Arrived at a random intersection, I must have been in a pretty stupid mood because instead of looking at the little arrow on the GPS that tells me which way to turn, I tried to figure it out by turning the map in my head (it never works) and of course turned the wrong way, turned around and then took a wrong road again. The only difference with my usual random riding style (a fancy name for getting lost a lot) is that this time the GPS recalculated instantly and I didn’t notice. I didn’t notice the recalculation happening and I didn’t notice it had chosen a “trail” type of road, the kind that appear in dashed lines on the map. In the beginning it seemed like an OK small Thai road but pretty soon it turned to a dirt road and I still felt it was alright because I was planning to do some dirt that day anyway. The dirt road turned to a two-rut track up until a small sort of village. Not really a village, just two houses where the people gave me strange looks. I understand them, how would you look at a stranger that comes by your house where the road ends in a monstrously huge bike (compared to their scooters it is humungous)? Would you tell him not to go there? In what language? Yes, I thought so.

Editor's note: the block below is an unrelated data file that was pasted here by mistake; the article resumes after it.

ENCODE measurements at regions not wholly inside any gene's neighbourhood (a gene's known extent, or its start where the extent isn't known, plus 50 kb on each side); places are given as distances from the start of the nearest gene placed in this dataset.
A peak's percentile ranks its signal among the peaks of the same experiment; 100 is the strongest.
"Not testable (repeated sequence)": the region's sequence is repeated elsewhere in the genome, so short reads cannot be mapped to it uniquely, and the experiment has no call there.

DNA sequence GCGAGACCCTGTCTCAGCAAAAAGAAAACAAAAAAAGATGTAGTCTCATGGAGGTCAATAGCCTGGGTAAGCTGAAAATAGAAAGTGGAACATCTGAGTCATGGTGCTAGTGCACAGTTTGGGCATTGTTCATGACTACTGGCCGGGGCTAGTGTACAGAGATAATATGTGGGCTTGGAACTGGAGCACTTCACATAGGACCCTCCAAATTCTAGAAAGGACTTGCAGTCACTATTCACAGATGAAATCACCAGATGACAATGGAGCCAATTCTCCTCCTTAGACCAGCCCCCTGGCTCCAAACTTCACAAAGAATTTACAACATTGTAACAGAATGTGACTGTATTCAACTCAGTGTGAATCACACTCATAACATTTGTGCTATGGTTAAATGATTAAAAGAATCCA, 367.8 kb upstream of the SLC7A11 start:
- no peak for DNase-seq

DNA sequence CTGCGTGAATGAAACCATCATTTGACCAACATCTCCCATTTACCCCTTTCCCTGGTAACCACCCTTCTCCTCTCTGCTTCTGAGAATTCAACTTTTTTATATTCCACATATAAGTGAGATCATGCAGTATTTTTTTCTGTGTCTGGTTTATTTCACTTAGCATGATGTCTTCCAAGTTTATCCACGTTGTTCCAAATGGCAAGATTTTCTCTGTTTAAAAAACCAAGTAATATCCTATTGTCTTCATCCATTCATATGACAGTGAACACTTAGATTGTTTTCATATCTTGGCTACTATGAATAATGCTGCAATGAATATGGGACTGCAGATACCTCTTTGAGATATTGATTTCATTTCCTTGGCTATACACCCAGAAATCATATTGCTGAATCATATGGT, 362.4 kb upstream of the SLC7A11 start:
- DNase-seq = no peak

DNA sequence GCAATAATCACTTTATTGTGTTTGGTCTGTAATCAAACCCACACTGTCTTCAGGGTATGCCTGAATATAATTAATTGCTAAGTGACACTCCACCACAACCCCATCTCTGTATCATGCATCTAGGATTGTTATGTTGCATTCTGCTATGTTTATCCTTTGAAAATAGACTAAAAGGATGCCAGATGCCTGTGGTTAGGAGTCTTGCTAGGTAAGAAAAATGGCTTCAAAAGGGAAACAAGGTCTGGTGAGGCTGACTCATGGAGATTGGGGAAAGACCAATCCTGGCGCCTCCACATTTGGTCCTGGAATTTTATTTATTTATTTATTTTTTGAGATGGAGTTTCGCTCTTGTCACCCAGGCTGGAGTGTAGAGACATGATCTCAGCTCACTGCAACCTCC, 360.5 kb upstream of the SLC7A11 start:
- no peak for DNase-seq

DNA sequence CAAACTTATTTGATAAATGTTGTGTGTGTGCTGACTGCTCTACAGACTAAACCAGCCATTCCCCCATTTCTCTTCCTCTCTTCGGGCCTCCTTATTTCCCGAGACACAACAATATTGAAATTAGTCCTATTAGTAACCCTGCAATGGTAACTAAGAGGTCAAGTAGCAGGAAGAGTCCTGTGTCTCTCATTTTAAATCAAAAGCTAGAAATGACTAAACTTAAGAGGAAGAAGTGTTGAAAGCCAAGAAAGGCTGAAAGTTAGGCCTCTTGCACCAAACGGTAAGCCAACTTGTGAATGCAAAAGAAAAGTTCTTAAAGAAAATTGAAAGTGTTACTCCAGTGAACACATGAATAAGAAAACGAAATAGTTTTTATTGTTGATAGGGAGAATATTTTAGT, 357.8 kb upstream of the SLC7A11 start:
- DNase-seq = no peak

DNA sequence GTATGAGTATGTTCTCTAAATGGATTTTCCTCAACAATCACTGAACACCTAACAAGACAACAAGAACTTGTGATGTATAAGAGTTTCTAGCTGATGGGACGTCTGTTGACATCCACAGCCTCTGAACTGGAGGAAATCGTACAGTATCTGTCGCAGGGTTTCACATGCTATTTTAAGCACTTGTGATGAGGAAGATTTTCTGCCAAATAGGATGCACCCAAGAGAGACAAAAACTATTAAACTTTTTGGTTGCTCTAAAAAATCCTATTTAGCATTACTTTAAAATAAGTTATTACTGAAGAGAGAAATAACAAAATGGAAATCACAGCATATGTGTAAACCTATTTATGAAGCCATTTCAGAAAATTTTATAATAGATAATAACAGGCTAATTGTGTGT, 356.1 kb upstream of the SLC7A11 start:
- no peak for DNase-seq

After that, it all went downhill. Hum, not really downhill but it got worse and worse and worse. The two-rut track turned to a one-rut track. I guess I missed that first clue. The one rut grew fainter and fainter as I go deeper into the forest and the obstacles became more frequent. Here a tree stump that knocked my pannier and half of the newly acquired rideasia.net sticker, here a fallen tree I should go around and here and there a little mud puddle that had me scared that if my bike should slip, fall and tumble down the hill, I would never be able to bring it back on my own. It reassured me only a little that there was a fresh wheel track in the mud. It meant that once in a blue moon, someone actually used that trail and I could get help if needed. That was just unfounded hope., in all the time I spent on the road, no one came.

It looked a bit like on the following video, only worse.

I don’t know at what moment I realized that it had become too narrow to turn around but I do remember thinking a couple of times about turning around and remembering how the other times I had turned around, it had set me on a bad mood for no less than three days so I didn’t. I should have. This time I should have turned around. I dropped the bike a first time on the right side and thanks to the slope I had no trouble picking it up. To be sure, I did smash my right foot under the pannier. But I kept going.